Every campaign website should include a candidate biography page. It’s also the place where you can add a personal touch to your campaign and help voters understand who you are why you are running for office.

Your candidate biography is where you can persuade voters that not only are the right side of the issues, but you also are the right person for the elected position. It should provide both a compelling story and an interesting read.

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Start with an introduction

Who are you? Begin with some background information about yourself. Try to include some qualities that separate you from your opposition. Keep it positive and perhaps touch on some issues that are of concern to voters.

Describe your experience

What experiences in your personal, professional or political life have helped shape you and made you the person you are today? Discuss your education, job titles, community and civic work, awards and other offices you’ve held. How do those experiences translate into being a better candidate for the position you are running? Don’t just create a laundry list of accomplishments, but work your experience into a larger narrative.

Set The Record Straight In Your BioAdd personal details

A little bit about you personally goes a long way. Voters want to know about you, but maybe not every detail of your life. Include some photos and even video for the page. Include both personal and professional content that helps provide a rounded idea of who you are.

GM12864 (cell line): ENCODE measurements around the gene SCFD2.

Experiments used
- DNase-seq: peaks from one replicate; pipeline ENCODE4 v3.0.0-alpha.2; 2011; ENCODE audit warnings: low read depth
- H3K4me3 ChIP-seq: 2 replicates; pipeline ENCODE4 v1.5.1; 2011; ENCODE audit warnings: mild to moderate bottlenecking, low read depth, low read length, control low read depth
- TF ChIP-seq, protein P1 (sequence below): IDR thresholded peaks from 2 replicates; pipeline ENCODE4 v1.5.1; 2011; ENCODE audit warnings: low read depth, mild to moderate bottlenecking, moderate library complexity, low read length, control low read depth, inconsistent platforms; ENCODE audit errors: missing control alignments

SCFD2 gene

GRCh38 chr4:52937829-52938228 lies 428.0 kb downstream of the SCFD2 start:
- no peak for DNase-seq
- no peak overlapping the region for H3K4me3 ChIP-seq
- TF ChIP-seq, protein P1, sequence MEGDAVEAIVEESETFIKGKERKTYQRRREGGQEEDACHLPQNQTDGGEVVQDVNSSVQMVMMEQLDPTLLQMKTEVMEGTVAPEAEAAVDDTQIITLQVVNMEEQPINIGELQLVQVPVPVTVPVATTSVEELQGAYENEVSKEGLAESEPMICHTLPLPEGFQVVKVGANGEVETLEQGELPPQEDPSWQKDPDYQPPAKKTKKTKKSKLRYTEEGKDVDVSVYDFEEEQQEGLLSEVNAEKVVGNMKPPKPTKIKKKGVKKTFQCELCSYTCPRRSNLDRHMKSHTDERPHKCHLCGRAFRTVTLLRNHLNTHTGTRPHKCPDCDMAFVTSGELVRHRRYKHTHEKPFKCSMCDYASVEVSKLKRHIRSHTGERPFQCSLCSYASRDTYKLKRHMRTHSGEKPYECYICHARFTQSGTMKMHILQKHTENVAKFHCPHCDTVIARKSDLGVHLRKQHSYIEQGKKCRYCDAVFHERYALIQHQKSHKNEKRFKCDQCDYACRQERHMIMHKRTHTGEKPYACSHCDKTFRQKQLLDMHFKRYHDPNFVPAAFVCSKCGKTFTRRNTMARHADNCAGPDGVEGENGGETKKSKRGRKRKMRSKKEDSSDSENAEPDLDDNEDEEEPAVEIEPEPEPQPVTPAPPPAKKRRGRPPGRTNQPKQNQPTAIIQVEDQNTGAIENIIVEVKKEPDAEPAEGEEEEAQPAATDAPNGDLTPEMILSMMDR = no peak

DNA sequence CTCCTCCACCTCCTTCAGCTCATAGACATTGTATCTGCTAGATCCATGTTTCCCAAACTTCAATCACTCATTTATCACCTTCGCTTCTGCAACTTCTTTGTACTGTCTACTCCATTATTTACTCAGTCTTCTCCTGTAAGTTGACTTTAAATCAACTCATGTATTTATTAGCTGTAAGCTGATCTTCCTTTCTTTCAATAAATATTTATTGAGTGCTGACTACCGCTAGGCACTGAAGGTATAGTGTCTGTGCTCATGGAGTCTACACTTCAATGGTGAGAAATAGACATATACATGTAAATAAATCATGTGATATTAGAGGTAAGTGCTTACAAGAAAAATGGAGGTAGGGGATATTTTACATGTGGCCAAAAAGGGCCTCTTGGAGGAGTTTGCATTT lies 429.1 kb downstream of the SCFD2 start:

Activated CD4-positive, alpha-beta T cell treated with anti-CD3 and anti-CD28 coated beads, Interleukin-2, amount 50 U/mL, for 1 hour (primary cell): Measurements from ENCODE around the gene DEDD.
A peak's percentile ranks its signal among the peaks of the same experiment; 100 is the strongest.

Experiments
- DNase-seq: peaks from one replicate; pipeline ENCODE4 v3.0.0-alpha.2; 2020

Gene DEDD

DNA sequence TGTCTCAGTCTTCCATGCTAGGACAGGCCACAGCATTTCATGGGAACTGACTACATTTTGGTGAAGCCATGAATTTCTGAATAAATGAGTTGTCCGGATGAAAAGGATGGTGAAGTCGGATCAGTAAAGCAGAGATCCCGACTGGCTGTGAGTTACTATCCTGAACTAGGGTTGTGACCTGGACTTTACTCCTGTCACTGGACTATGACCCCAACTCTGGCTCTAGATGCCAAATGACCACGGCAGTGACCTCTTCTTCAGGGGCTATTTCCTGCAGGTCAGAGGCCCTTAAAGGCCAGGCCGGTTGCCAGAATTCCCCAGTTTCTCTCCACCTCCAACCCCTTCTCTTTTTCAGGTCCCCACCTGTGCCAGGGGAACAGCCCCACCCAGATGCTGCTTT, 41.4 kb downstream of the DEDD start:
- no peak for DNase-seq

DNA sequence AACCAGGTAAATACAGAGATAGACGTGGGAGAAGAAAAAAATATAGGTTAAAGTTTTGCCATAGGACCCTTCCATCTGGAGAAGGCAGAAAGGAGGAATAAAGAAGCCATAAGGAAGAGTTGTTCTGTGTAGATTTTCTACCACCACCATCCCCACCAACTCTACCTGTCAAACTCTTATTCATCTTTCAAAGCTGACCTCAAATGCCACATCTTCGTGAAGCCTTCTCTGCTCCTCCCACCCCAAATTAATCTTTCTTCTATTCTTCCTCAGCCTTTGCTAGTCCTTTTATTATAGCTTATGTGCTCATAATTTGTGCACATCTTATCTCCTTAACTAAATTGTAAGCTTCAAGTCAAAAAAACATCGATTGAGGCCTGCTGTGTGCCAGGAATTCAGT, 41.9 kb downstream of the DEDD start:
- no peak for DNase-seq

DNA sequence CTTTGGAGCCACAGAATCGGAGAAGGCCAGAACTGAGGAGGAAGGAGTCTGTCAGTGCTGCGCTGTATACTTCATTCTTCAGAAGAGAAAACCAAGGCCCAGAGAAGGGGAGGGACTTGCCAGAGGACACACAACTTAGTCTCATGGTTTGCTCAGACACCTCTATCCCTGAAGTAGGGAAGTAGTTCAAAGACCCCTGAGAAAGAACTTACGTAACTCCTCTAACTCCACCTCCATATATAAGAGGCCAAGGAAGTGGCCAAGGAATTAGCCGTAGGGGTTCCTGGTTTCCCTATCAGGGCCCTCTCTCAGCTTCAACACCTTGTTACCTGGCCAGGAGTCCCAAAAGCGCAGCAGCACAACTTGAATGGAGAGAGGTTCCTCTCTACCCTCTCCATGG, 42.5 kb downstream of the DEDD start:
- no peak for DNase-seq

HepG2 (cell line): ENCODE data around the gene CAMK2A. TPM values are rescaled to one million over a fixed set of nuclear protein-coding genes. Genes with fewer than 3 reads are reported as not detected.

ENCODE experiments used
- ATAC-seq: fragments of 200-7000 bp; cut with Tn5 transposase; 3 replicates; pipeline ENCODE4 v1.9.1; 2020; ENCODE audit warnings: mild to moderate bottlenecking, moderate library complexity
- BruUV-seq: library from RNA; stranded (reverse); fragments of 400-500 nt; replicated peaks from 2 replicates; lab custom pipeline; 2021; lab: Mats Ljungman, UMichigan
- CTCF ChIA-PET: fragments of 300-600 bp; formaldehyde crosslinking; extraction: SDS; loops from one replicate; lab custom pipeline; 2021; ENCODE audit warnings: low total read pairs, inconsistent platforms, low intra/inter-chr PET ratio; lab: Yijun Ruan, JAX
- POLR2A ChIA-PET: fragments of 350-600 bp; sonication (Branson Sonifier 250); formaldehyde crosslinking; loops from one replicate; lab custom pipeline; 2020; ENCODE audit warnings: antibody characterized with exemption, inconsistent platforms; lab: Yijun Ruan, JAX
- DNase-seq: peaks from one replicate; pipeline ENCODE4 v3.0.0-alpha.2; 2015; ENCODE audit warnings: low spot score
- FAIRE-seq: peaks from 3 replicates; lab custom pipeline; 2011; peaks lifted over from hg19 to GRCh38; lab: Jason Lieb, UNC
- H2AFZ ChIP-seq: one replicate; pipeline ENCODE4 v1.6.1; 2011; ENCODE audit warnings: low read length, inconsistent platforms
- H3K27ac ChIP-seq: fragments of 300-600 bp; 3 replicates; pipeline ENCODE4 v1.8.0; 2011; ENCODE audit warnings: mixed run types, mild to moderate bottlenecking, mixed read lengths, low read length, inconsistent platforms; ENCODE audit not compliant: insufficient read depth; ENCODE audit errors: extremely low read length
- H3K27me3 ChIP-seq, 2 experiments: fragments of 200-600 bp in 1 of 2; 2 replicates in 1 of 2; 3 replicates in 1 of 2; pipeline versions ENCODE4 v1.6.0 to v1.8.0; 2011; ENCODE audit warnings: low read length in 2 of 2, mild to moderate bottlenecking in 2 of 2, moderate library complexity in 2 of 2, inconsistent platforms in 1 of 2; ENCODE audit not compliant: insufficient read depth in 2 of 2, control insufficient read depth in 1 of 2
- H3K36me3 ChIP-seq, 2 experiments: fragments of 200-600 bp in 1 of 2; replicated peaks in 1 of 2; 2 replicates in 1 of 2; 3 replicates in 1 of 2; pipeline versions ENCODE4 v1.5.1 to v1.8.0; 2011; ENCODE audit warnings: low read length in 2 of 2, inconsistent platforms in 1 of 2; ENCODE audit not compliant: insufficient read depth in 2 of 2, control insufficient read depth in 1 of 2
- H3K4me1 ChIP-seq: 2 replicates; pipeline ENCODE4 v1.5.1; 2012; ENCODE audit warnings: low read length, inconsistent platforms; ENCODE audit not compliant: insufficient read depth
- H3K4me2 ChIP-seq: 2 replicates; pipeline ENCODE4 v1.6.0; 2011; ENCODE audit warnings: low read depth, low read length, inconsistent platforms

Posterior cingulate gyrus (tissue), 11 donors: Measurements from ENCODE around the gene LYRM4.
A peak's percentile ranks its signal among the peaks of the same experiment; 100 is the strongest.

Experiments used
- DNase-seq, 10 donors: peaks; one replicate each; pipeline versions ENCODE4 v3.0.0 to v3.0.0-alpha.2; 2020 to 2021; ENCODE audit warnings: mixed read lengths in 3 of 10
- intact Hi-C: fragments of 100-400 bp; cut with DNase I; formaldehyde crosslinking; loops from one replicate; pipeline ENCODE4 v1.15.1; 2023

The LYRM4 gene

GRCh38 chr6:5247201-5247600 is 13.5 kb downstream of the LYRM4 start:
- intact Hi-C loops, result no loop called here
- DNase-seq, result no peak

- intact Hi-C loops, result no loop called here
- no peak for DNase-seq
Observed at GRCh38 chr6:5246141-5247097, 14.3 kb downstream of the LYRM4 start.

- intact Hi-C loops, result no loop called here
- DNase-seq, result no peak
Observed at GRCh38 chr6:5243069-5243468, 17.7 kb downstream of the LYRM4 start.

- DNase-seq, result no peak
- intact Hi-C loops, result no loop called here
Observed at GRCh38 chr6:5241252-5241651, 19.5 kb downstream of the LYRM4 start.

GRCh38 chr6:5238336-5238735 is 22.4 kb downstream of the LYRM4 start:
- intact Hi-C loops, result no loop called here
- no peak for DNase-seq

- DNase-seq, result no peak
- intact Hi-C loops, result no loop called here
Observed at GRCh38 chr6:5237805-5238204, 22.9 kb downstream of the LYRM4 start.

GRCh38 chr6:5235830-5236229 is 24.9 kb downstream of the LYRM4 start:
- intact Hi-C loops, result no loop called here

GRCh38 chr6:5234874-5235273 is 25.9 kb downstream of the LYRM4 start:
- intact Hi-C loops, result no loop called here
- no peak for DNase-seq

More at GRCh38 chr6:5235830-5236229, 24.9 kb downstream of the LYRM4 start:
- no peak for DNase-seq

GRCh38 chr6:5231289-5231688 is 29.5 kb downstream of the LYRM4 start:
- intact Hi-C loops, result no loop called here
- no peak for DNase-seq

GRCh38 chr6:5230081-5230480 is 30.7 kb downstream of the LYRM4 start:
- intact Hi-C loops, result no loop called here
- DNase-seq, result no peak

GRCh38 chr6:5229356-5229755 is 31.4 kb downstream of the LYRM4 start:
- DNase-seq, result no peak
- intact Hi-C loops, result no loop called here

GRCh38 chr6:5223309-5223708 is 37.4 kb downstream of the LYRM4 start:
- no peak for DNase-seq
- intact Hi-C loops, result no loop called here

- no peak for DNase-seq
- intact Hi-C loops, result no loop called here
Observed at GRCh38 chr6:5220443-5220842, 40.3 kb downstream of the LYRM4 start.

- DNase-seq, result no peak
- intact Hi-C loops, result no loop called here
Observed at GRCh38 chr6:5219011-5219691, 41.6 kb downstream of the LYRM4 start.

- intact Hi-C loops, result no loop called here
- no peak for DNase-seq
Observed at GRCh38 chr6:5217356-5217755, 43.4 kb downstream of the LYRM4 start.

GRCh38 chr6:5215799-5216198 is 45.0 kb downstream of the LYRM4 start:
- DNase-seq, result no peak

What is it that you want to accomplish?

What do you want to accomplish during your time in office? Perhaps your goals can relate to previous accomplishments in your life. Use some examples if you can. Take a situation and how you handled it and use it as a template for this section.

End on a strong note

Finish your candidate biography with a strong statement about your purpose for running and what you hope to accomplish in the office you seek. Be inspirational. Be specific in what issues you hope to tackle. Leave the reader knowing that you deserve their vote.

First or third person for the web?

Some candidates prefer to write their bio in the third person, others in first person. While first person may come across as more personal, that format is not very useful if you are trying to optimize your content for the search engines. Google doesn’t know who ‘I” and ‘me’ are. Writing in the third person gives you plenty of opportunity to use your full name, which can help the material appear in search engine results for people searching your name.

Have your candidate biography proofread

Have others that you trust read drafts of all your site content to check for grammar, spelling and content. Others will see your work with fresh eyes and be able to provide valuable feedback.

Break it down for your elevator pitch

Now that you have written a full candidate biography, it’s time to break it down. You should create a concise version for your ‘elevator pitch’. Your elevator pitch will be short description of yourself that explains who you are so that a listener will learn the basics about you very quickly. It should be no longer than 20 to 30 seconds long. It should basically state who you are and what you want to do. And that’s it.

You can also take written sections of your bio and rework them for your campaign material, such a brochures and mailings.

 

Online Candidate websites include an easy-to-use interface, tools and exclusive resources to make building your online presence as quick and pain-free as possible.

FREE TIPS SHEET: 7 Preparatory Steps for a Political Campaign Website

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